What did you think of the OCR Schemes of Work that I posted?

I still think that there is less content at OCR - abiut 40% less.

This year the OCR Paper 2 exam will be on The Suffragists / Suffragettes. I bet you have no idea what they will throw at you on any of the AQA papers? PLus you have to teach the whole of the USA and Germany in the 1920s and 30s. My option pick means that I only have to do USA 1920s and 30s and then three coursework questions on life in Nazi Germany.

Inaddition, I only have to concentrate on international relations from 1919 - 1939 with the option of expanding to the cold war if I have a good class - again a saving of between 30 - 40% content. The style of questions are also a lot easier .....

Finally, when will AQA be running their next GCSE support / coursework seminar?

Different horses for different courses.

Kind Regards

Roy
"Men are disturbed, not by the things that happen, but by their opinion of the things that happen." - Epictetus

#52 CD McKie

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Posted 05 September 2006 - 02:26 PM

Hi McKie.

To each his own. Which option have you gone for within AQA Modern World?

What did you think of the OCR Schemes of Work that I posted?

I still think that there is less content at OCR - abiut 40% less.

This year the OCR Paper 2 exam will be on The Suffragists / Suffragettes. I bet you have no idea what they will throw at you on any of the AQA papers? PLus you have to teach the whole of the USA and Germany in the 1920s and 30s. My option pick means that I only have to do USA 1920s and 30s and then three coursework questions on life in Nazi Germany.

Inaddition, I only have to concentrate on international relations from 1919 - 1939 with the option of expanding to the cold war if I have a good class - again a saving of between 30 - 40% content. The style of questions are also a lot easier .....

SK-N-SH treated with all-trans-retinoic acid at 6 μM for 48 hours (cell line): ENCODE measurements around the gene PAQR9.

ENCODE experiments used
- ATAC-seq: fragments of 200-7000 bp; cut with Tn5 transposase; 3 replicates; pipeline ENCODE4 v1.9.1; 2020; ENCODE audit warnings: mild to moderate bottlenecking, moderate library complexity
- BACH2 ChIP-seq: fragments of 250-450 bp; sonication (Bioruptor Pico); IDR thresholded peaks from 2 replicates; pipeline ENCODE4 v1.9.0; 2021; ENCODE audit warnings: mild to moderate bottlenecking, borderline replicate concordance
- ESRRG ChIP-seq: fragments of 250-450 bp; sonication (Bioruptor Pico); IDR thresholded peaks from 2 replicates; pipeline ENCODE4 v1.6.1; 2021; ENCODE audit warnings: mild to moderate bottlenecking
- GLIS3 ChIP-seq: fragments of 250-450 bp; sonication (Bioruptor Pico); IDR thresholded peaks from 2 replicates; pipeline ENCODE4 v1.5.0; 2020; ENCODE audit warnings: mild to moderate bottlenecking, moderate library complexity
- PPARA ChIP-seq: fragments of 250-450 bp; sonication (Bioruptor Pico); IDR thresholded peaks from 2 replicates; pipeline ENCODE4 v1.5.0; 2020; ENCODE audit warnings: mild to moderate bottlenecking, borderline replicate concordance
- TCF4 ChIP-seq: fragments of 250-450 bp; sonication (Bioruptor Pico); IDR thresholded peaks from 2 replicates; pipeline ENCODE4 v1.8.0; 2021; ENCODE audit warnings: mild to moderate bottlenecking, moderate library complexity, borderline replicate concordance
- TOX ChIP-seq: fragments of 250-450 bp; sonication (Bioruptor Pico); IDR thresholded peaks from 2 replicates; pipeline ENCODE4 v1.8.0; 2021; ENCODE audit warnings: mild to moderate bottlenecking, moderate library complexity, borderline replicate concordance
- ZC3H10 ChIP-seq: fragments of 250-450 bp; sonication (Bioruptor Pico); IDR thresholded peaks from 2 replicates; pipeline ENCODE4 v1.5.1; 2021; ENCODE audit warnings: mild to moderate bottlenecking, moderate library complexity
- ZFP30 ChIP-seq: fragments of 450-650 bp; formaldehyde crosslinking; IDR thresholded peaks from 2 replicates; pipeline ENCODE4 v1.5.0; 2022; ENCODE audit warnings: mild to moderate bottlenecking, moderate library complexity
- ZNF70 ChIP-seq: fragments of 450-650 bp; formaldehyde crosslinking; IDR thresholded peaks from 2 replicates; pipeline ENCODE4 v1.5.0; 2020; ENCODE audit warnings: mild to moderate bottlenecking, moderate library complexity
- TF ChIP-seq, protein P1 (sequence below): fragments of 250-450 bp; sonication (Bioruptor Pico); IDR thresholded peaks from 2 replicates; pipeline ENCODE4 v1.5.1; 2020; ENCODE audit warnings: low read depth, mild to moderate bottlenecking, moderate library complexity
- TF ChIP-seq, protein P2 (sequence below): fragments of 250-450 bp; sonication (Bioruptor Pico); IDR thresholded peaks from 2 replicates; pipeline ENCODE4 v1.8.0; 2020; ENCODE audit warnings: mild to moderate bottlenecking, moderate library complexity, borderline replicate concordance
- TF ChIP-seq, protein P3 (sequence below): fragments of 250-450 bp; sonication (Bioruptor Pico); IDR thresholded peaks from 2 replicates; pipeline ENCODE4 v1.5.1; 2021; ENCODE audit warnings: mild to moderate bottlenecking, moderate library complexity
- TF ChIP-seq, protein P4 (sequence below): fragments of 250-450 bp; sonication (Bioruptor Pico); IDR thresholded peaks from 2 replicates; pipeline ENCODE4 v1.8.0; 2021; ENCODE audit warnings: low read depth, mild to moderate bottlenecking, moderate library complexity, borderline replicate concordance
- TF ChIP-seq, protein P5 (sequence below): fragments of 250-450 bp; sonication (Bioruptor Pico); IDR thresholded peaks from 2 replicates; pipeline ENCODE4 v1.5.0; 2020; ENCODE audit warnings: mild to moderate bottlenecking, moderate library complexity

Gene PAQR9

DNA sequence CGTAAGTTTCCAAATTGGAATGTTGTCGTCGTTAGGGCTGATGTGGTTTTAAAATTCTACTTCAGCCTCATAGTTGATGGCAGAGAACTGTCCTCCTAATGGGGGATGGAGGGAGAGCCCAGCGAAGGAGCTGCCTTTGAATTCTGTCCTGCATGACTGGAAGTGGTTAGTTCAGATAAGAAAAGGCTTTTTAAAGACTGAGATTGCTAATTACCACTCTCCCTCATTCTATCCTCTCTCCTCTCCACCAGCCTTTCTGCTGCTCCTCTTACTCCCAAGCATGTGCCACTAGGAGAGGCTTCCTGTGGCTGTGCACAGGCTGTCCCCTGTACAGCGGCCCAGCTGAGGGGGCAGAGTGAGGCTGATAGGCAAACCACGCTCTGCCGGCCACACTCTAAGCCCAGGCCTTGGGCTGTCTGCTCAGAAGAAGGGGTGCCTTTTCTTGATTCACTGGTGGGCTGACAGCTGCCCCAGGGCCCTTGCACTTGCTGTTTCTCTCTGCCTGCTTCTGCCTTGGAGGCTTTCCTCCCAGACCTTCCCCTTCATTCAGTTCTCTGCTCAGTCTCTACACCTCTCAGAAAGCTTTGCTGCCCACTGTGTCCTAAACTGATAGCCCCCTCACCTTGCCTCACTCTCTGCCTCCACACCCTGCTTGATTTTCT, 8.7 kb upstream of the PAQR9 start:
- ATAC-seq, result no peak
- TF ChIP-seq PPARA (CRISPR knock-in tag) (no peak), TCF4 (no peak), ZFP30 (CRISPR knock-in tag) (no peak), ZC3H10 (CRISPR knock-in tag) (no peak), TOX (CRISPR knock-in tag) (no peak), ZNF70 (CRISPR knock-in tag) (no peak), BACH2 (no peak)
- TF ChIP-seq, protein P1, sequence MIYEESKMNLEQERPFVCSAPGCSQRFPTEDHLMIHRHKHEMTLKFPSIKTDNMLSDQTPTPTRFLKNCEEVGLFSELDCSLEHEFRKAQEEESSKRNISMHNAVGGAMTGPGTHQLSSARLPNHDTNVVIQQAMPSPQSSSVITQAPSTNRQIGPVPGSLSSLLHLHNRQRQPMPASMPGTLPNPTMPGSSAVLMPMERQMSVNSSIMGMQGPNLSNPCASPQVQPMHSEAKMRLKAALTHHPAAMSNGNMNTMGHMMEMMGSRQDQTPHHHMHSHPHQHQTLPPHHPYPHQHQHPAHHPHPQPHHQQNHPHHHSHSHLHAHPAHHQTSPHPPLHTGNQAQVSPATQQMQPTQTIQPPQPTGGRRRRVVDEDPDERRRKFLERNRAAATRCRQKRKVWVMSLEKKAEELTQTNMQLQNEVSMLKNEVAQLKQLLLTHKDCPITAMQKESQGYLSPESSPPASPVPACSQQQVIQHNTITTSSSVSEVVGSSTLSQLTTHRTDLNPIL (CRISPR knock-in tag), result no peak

Finally, when will AQA be running their next GCSE support / coursework seminar?

Different horses for different courses.

Kind Regards

Roy

I teach Options V and Y in Paper 1 and do the USA and Germany depth studies in Paper 2. Coursework is two assignments based on the Second World War.

I haven't yet had time to read your schemes for OCR, but I'll let you know what I think as soon as possible. Having taught OCR for many years in the past, you are correct there is less content to cover, although the topics have to be done in greater depth. I find it advisable with AQA to begin the GCSE Course in Year 9, so by the end of that year the students will already have covered the causes of the First World War and Life on the Western Front. By the end of Year 10, I'll have covered all Paper 1 topics and Year 11 is devoted to Coursework (material already covered in Year 10) and the two depth studies.

OCR's Paper 2 is indeed predictable and as you have indicated before, it is operated on a cycle. I cannot say I find the Liberal reforms, in particular, very interesting, although it was never as bad as I had originally feared. On balance, however, I find the Paper 2 topics covered at AQA more interesting to teach. The Home Front section is already covered in Paper 1 as I'm sure you are aware.

Below is what I currently do at AQA and in brackets what I did at OCR. There is more content at AQA, granted, but I think the AQA course is more interesting and there is always the option to start in Year 9. Don't forget that there is no requirement to cover the post-WW2 period, despite what it indicates in the syllabus. Every second year, there is a question on 1945-49 and if it is not covered in lessons, the students can still answer questions 1 and 2 in Section A of Paper 1.

1900-1918 Paper 1 (1900-1918 Coursework): same sort of timescale. I now cover this period for an examination, but used to do Coursework on the First World War. Starting the course in Year 9 eases the pressure in Years 10 and 11.

1919-39 Paper 1 (1919-39 Paper 1): slightly less detail required at AQA. A careful look at the syllabi will indicate that there are some areas, particularly in the 1920s, that can be skirted over at AQA, but not at OCR.

USA Depth Study Paper 2 (Britain 1906-18 Paper 2): same sort of timescale.